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Hey guys, I'm new around here so I will begin with the back-story. So recently I purchased my first Subaru, a one-owner 86 GL 4WD Wagon with 130k miles. It's in decent shape, with only a couple minor rust spots and was pretty well taken care of by the only previous owner (it came with a 3" stack of service records and even the original window sticker).

 

I'd always been kind of a Jeep guy, and had recently moved on from my previous weekend beater of a 96 XJ so I was looking for something with some character for my next car, and stumbled across the GL and figured it would be relatively easy to keep running... Little did I know of the struggles of finding parts for these things... Anyway I digress... On to my question.

 

Among the stack of service records and receipts that came with the car, I noticed an unfathomable trend of endless tire rotations and new tires... And when I got it home and started looking it over I noticed the pretty significant positive camber on both front wheels.

 

After researching, I have come to learn that this is somewhat normal and a certain amount of positive camber is within specs for these things... But the tires that came on it are balding along the outer sides so it's due for a new set. I however, am not keen on throwing new tires on this thing every 5000 miles.

 

My specific question is will a set of subframe spacers in the front counteract positive camber by pushing the lower control arm out? Or are camber issues corrected (I've learned this issues come about a lot while lifting these) only by offsetting the top strut perches with tapered blocks?

 

Again, new to Subarus and I'm a fairly novice mechanic so if I'm way off base you'll have to forgive me. I may be able to post some pictures on my PC later if it would help. Thanks!

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I haven't heard of anyone pushing the lower control arms out to correct camber, not to say it wouldn't work. It is necessary to offset the strut spacers when lifting the car to retain camber, I'd guess you could probably just adjust it at its stock height by offsetting the mount (you'd have to remove some material for clearance etc).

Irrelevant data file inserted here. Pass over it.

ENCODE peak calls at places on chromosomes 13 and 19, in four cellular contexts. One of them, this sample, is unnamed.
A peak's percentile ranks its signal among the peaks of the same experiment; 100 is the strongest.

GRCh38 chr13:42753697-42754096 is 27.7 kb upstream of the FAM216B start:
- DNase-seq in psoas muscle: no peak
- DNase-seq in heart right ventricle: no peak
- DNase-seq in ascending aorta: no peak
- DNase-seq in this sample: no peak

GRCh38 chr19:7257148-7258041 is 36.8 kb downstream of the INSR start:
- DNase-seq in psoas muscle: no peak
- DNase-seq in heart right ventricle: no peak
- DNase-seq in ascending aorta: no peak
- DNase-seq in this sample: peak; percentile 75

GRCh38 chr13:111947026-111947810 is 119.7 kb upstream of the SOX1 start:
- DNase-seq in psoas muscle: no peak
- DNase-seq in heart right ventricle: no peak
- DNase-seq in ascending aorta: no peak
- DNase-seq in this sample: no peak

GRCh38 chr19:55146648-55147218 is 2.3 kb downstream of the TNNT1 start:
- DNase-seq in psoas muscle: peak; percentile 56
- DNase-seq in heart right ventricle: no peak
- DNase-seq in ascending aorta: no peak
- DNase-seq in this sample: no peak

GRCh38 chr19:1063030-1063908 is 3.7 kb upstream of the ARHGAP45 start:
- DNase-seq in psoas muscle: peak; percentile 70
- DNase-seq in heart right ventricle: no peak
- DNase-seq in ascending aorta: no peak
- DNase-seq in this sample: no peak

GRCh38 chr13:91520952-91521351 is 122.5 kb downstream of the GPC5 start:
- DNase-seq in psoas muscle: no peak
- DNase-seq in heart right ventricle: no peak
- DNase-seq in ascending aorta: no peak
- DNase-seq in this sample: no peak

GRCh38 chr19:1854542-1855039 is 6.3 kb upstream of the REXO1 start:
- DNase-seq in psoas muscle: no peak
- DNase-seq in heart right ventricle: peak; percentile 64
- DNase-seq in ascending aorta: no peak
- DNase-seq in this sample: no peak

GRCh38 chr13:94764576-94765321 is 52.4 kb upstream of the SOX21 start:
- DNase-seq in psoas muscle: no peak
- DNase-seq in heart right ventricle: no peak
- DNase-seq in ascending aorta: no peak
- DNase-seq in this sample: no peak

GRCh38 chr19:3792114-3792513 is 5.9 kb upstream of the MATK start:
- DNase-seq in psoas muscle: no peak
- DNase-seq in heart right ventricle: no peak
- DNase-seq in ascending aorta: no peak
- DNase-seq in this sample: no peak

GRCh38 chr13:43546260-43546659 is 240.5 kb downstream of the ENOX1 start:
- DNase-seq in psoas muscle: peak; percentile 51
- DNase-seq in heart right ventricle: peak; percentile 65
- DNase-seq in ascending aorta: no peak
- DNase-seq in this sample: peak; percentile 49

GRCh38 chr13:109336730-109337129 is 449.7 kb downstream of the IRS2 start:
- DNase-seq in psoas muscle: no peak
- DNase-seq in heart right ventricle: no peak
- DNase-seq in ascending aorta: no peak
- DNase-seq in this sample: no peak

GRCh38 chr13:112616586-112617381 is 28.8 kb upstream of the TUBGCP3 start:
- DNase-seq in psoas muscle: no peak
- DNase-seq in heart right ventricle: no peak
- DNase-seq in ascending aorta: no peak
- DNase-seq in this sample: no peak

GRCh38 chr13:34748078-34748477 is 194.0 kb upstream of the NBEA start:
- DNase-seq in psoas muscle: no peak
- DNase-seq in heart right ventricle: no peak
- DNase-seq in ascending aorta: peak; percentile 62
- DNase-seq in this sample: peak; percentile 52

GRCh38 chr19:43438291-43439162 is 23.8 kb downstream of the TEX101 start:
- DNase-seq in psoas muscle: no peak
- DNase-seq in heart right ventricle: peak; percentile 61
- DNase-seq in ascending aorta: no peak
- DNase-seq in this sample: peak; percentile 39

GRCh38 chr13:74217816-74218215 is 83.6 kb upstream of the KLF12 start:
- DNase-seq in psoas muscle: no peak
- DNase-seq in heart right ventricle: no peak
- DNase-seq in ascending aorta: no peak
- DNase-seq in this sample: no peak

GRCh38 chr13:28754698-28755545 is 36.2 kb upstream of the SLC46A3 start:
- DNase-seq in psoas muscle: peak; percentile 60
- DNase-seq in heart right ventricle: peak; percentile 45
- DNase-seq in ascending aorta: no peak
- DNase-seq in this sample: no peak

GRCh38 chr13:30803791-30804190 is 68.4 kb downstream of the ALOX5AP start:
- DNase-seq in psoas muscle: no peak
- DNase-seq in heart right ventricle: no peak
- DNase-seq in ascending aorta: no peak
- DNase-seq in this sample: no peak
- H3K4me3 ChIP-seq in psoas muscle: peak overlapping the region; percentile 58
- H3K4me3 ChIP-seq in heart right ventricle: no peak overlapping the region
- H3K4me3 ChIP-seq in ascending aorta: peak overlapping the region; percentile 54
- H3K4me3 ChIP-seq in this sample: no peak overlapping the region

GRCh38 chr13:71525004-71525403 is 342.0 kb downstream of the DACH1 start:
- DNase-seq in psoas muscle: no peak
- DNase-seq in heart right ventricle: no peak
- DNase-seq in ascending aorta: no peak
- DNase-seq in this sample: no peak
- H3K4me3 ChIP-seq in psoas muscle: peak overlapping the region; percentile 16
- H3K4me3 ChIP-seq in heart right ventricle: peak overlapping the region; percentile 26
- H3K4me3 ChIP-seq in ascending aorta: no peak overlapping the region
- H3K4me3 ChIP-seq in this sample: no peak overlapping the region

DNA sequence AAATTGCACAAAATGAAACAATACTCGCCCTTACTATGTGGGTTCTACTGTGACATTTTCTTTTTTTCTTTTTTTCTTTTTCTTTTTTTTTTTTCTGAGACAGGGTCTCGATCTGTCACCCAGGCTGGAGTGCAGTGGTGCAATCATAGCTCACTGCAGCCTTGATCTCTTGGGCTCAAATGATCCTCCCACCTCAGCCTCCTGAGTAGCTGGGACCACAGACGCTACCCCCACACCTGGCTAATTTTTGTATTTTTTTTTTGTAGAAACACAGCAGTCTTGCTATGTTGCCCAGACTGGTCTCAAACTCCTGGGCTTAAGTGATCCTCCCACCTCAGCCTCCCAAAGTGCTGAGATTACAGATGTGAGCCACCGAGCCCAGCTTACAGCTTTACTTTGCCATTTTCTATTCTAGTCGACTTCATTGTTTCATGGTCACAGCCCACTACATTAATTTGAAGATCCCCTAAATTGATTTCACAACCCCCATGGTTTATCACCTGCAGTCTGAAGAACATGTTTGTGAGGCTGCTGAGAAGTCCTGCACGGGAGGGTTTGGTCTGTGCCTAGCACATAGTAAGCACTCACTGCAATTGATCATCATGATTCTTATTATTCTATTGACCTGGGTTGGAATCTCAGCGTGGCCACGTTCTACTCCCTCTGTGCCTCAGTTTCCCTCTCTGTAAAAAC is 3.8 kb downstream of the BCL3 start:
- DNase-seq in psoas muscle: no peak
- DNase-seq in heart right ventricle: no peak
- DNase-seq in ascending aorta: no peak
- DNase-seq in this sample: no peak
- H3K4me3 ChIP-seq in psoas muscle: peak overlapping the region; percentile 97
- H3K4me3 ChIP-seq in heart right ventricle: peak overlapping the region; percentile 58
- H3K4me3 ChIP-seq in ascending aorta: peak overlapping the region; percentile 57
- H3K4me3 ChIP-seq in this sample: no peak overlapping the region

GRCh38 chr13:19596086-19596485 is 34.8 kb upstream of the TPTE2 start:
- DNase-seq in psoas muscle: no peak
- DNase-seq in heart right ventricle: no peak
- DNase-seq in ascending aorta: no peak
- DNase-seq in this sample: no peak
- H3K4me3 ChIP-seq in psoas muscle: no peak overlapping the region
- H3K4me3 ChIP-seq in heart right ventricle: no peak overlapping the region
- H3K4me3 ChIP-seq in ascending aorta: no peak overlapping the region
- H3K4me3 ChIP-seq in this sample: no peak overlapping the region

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The control arms could be modified to reduce camber. Some guys have re-drilled another hole where it mounts, though  it's not a good idea to do this as there isn't enough structural metal left on the outboard side and it will eventually lead to metal fatigue and cracking, The best bet is to lengthen the lower control arm the correct amount. There are a few ways to do it so it will be structurally sound and actually make it stronger. The other is as you thought, move the top of the strut inboard.

Edited by skishop69

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Thanks for the replies guys, kind of what I figured. Still trying to wrap my brain around it... I slept on it and the subframe route doesn't really make sense as it would just push the inside of the control arm down and the strut would maintain the same camber angle. Is that correct?

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I did excactly that on my XT (same chassis)

 

used the 1-1/4" spacers from a 96-99 Outback or 98-02 Forester.  Also added a 3/4" spacer at the trans crossmember too to keep the driveline output straight in the back.  1/4 spacers a the carrier bearing.

 

requires longer bolts, and a longer steering coupler.  93 Legacy coupler worked for me.

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If you drop the subframe, the control arms will be pushed down which will actually change (lengthen) their effective working length which in turn pushes the bottom of the tire out. Since you're not changing the actual strut height or position, the ride height doesn't change.

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